Executive Paywatch
American Federation of Labor and Congress of Industrial Organizations (AFL-CIO)

Corporate Elite, Not Workers, Cash in on Tax Cuts

When the White House and GOP leaders passed the unpopular Tax Cuts and Jobs Act, they promised the 40 percent reduction in the corporate tax rate would benefit workers via higher wages and more corporate investment. Instead, the tax law has fueled stock buybacks and incentivized offshore tax havens.

Costly Corporate Tax Cuts Benefit Few Workers
Americans for Tax Fairness, March 13, 2019

RELATED: Americans for Tax Fairness, Corporate Taxes

The Myth of Individualism and Wealth-building

For far too long, some elected officials and the corporate-funded think tanks and special interests that back them have sought to define the vast economic divide as inevitable, as in the rich work hard for what they have and if you’re poor or low-income, you simply haven’t worked hard enough. This paper delves into and debunks these pernicious myths that have helped define too many of our public policies.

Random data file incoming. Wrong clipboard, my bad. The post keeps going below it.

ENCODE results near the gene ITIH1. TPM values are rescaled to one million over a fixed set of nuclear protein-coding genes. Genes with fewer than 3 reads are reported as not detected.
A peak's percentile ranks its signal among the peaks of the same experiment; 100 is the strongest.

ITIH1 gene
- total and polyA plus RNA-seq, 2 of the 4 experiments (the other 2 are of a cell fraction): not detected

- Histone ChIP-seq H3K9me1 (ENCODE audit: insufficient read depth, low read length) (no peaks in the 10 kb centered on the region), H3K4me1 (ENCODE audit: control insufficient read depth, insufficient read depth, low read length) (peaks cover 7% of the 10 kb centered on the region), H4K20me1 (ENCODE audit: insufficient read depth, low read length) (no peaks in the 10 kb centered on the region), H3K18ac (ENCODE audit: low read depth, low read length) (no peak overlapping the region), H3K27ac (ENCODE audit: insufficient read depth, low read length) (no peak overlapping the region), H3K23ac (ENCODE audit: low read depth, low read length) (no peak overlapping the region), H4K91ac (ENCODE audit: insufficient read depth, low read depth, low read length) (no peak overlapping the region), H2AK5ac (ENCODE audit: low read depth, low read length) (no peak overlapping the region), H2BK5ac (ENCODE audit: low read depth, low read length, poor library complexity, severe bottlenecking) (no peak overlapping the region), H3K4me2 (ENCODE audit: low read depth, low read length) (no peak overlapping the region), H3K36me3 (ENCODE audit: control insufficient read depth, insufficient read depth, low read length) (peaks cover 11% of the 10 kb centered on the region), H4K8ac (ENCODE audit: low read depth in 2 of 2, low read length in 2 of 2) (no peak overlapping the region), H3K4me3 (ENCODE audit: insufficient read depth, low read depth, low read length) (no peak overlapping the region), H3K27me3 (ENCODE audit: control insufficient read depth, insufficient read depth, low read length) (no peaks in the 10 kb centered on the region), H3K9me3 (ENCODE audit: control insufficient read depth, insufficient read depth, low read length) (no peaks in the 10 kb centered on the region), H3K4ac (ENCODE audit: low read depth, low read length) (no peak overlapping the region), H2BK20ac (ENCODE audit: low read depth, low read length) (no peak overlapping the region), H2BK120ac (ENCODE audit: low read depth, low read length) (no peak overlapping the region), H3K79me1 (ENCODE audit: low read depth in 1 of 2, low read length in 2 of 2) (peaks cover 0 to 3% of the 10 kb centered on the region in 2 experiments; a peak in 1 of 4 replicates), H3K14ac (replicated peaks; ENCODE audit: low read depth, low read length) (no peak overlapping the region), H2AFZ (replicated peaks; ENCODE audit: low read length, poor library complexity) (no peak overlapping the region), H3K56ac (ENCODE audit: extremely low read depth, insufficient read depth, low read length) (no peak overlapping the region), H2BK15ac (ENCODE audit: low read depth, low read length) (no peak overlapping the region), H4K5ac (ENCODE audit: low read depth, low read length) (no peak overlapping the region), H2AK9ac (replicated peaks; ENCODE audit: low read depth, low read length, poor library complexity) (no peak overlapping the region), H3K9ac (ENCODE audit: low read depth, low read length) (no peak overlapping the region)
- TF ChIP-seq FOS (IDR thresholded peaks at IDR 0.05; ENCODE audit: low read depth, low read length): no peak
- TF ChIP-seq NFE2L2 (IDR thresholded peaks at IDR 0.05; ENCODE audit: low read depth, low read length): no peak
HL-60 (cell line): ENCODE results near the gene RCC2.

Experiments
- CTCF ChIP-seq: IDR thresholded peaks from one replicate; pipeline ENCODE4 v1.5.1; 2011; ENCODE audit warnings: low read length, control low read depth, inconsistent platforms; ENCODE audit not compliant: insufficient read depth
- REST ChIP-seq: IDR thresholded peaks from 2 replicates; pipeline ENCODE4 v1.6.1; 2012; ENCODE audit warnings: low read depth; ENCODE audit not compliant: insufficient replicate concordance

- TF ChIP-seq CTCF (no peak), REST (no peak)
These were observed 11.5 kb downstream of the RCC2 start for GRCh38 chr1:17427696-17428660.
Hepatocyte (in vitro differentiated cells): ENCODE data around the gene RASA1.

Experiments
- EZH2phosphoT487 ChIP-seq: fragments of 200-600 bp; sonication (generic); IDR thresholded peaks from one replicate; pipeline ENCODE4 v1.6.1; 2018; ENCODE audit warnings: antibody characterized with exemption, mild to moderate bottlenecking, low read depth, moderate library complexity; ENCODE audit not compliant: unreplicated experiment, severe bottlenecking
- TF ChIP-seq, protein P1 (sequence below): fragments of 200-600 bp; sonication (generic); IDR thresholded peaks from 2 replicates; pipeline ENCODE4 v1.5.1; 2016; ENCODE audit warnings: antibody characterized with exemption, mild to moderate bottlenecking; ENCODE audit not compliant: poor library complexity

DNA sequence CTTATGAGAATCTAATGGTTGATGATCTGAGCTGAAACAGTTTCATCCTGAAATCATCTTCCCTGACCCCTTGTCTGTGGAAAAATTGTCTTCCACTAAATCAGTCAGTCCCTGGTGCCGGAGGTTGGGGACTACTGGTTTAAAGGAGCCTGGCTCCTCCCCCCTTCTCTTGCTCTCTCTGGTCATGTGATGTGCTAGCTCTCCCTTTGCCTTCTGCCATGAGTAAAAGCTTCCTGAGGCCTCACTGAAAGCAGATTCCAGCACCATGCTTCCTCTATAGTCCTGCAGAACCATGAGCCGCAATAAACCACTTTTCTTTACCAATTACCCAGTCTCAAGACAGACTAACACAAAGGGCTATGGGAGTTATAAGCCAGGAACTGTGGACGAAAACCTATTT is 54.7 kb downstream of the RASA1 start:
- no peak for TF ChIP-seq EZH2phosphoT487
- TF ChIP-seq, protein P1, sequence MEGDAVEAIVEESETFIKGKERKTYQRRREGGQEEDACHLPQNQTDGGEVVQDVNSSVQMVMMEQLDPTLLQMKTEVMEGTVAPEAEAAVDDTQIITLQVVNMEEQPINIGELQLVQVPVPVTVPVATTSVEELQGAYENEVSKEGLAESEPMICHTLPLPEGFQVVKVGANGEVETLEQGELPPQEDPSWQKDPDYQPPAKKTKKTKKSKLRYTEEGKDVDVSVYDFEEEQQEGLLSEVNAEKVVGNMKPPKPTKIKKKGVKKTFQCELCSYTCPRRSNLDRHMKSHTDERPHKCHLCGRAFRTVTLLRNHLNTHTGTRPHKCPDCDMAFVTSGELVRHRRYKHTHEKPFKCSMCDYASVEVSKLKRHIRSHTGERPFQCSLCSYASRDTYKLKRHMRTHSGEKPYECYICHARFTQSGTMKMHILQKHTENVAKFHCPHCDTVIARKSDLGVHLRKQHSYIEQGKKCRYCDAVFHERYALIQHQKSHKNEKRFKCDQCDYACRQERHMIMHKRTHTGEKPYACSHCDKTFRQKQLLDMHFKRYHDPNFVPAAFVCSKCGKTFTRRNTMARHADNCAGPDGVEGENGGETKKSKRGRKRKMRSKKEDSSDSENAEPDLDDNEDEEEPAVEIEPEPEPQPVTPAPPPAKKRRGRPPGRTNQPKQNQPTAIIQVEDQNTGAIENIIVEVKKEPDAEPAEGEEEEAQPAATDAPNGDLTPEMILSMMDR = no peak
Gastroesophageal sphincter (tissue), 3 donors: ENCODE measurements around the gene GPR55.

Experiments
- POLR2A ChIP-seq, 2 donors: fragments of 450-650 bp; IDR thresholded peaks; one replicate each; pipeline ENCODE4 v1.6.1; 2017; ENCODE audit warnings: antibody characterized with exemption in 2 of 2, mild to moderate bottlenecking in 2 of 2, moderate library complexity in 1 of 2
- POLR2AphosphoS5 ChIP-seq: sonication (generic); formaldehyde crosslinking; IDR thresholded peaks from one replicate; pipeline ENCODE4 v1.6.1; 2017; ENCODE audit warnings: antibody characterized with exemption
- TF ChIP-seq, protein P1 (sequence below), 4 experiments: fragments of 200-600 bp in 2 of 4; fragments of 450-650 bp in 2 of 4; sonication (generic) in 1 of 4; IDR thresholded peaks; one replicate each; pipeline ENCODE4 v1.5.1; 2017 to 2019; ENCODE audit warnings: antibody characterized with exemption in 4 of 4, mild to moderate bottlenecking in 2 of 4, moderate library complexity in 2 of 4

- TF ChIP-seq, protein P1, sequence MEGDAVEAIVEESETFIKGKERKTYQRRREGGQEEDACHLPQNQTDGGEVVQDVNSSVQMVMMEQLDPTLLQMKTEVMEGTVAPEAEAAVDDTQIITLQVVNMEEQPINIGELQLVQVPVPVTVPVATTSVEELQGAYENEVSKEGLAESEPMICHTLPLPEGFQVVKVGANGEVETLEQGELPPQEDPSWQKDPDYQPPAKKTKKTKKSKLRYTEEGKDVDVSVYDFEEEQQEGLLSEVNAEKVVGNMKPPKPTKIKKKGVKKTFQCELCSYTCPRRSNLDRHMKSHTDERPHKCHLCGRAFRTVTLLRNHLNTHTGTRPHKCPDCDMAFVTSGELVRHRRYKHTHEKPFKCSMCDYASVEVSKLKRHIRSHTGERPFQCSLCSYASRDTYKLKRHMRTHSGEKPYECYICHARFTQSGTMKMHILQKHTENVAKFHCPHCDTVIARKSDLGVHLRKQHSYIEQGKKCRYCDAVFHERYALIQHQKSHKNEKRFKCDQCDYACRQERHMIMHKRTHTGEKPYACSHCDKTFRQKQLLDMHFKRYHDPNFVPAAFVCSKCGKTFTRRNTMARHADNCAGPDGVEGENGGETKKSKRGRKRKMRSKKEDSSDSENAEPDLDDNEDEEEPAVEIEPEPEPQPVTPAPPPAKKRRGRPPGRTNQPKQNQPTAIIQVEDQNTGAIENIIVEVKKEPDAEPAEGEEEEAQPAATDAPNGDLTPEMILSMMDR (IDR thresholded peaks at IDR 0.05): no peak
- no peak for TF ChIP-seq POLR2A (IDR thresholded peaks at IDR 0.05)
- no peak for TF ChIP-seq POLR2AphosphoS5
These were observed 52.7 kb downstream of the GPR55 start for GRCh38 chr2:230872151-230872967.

Disrupting Narratives That Justify Inequality and Poverty
Institute for Policy Studies, March 12, 2019

Public Policy’s Role in Uneven Economic Opportunity

The U.S. middle class grew significantly during the 20th century in part because the nation put in place public policies (think housing policy, federally backed mortgages, the GI bill, etc.) that helped families access economic opportunity and grow wealth. But the harsh truth is that, by design, these public policies benefited white communities most and often deliberately exclude communities of color.

The Role of Family Wealth in Reinforcing Generational Divides
Institute for Policy Studies, March 4, 2019

Undoing the Damage caused by TCJA (Testimony)

This testimony from Center on Budget and Policy Priorities Chye-Ching Huang before the House Budget Committee highlights flaws in the so-called Tax Cuts and Jobs Act and offers recommendations to undo the damage the law inflicted upon low- and moderate-income people, while rewarding corporations and the wealthy.

Fundamentally Flawed 2017 Tax Law Largely Leaves Low- and Moderate-Income Americans Behind
Center on Budget and Policy Priorities, Feb. 27, 2019